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Progressive Damage and Failure Responses of Hybrid 3D Textile Composites Subjected to Dynamic Flexural Loading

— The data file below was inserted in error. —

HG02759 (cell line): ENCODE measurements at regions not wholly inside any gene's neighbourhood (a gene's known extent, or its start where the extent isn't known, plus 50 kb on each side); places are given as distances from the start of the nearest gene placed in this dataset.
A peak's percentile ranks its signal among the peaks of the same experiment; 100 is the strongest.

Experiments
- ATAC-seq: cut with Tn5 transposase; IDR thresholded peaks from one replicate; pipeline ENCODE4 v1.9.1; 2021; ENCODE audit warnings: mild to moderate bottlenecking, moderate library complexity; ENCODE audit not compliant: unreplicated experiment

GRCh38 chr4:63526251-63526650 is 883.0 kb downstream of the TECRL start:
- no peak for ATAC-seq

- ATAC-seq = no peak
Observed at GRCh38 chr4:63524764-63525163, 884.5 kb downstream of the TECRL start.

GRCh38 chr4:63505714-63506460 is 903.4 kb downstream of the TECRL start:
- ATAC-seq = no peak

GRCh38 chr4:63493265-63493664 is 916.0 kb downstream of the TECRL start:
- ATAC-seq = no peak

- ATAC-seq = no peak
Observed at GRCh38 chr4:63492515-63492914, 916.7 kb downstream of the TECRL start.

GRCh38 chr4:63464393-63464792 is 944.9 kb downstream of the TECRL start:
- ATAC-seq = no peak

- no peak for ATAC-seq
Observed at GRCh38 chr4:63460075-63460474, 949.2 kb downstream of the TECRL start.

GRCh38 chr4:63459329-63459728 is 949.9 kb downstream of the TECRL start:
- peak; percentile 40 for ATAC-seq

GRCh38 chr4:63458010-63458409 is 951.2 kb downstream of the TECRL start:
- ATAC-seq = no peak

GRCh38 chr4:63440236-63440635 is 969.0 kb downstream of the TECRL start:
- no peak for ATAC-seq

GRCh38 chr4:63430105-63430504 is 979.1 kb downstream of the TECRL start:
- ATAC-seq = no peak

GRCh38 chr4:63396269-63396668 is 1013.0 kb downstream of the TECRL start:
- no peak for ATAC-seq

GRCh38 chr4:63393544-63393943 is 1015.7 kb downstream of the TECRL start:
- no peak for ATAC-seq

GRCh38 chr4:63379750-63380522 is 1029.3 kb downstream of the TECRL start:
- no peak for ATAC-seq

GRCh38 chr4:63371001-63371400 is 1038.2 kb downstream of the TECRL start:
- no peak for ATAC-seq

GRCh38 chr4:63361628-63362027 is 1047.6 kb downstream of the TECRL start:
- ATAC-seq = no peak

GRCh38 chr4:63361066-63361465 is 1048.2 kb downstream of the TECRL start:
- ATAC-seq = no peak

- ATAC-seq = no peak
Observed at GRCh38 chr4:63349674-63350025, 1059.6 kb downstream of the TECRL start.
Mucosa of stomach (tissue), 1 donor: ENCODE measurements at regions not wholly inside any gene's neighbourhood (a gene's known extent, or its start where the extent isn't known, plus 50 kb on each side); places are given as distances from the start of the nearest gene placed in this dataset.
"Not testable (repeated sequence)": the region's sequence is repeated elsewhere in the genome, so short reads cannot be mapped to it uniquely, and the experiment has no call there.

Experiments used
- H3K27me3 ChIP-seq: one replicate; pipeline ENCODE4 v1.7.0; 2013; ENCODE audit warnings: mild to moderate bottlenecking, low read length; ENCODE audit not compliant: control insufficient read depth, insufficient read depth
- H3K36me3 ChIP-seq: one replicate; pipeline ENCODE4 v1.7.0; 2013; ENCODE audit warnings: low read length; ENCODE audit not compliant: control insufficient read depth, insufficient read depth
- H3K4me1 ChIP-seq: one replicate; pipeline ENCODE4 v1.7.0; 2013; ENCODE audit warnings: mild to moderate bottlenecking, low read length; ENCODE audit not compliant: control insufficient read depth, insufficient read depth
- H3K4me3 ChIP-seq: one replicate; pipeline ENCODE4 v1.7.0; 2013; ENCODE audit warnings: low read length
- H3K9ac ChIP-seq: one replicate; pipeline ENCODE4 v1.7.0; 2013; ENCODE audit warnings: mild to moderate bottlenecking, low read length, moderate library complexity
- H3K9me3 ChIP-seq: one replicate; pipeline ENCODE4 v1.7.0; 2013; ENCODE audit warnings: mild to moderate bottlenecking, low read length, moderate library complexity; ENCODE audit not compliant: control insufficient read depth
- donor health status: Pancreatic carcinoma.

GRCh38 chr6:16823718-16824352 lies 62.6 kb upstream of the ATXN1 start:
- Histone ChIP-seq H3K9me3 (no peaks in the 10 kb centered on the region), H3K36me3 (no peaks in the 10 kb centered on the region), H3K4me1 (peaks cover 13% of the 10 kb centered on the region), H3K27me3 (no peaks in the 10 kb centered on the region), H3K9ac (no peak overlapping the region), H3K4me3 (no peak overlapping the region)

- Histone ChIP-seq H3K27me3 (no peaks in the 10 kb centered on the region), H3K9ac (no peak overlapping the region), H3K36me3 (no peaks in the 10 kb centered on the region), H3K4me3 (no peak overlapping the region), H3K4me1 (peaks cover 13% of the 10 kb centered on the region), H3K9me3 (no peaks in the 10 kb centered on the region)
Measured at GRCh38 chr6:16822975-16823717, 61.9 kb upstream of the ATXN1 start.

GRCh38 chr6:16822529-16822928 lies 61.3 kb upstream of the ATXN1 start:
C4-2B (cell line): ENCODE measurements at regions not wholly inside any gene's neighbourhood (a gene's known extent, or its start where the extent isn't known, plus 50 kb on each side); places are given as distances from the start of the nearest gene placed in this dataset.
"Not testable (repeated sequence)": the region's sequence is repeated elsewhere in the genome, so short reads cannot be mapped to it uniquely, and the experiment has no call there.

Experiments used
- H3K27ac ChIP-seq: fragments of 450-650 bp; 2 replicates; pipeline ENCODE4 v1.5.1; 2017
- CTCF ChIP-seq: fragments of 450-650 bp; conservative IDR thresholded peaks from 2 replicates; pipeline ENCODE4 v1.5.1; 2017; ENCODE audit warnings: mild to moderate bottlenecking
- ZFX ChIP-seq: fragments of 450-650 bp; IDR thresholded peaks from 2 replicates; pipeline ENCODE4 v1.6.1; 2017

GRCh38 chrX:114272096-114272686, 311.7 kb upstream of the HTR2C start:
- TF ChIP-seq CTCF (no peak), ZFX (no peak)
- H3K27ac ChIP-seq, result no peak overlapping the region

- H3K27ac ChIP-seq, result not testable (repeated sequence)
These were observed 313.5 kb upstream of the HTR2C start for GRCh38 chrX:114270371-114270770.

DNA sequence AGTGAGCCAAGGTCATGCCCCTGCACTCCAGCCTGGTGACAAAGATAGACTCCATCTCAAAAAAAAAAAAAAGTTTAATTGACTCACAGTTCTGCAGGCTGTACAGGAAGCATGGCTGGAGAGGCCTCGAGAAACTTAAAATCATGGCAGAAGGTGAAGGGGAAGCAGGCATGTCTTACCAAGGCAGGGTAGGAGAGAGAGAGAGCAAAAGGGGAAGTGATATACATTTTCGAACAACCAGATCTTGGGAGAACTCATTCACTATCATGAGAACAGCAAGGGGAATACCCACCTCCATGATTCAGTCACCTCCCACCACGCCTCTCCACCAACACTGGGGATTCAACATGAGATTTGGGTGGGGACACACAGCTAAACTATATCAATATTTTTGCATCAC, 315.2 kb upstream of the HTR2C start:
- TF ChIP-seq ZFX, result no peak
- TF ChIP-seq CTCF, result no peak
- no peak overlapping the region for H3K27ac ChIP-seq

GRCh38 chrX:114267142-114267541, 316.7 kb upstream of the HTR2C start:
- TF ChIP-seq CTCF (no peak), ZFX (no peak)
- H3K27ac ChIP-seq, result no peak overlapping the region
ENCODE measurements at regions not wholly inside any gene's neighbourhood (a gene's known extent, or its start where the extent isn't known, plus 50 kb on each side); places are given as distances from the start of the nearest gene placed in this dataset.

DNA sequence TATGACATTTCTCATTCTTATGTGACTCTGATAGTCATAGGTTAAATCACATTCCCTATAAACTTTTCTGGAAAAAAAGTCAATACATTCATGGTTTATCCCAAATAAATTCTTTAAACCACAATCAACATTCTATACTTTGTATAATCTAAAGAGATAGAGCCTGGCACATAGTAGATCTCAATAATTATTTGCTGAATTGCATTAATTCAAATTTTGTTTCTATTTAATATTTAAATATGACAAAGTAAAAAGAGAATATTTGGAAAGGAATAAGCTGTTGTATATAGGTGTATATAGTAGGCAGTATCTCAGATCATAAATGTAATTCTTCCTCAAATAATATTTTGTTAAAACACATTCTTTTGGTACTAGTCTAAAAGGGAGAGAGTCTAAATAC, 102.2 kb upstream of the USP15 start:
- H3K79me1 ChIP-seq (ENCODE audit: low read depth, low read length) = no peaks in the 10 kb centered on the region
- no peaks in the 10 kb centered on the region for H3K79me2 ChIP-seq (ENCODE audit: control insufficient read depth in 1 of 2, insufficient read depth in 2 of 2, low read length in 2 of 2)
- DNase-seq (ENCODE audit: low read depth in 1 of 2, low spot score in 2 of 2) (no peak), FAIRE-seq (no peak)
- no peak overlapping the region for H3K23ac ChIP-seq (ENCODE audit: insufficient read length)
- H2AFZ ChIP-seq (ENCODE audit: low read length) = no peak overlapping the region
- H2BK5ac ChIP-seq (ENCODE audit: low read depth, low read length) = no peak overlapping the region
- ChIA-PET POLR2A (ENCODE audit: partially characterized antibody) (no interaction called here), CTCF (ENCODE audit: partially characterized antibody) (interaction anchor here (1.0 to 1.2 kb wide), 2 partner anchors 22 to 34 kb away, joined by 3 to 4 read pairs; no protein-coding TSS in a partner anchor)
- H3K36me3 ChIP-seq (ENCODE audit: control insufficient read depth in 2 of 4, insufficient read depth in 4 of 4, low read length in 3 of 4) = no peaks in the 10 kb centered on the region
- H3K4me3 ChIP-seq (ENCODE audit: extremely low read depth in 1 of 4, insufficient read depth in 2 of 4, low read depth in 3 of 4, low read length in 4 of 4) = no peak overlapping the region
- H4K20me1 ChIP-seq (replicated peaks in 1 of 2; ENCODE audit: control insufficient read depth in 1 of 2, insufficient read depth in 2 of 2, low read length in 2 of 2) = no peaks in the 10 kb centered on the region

The dynamic flexural response of a hybrid 3D textile composites (H3DTC) was examined through a three-point bend test. The H3DTC contains three different types of constituent fibers, including carbon, glass, and Kevlar that are integrally woven into a single preform. Tests were carried out using a drop tower facility, which can provide different impact velocities by varying the height of the weight that is dropped onto the specimen. High-speed cameras were utilized to record the deformation history and identify the modes of failure. The experimental results show that the development of kink bands in the tows undergoing compressive straining, limits the strength of the H3DTC in flexure, while the final catastrophic failure is due to tow rupture occurring in regions subjected to tensile straining. A global-local multiscale finite element (FE) model was developed to predict the progressive damage and failure response of the H3DTC subjected to low velocity impact. The composite was homogenized as an orthotropic solid at the macroscale, while the damage and failure was incorporated through a mesoscale FE model, which is a collection of repeat unit cells (RUCs) that are composed of fiber tows embedded in a surrounding matrix. A novel micromechanics model was implemented at the fiber-matrix level to compute the fiber tow constitutive responses at the mesoscale. The smeared crack approach (SCA) was employed to model the observed failure modes, including matrix cracking, tow kinking, and tow rupture. The computational results agree well with the experiment. Therefore, the proposed multiscale model can be used as a validated computational tool to understand the effect of textile architecture and constituent properties on the progressive damage and failure responses of 3D textile composites.

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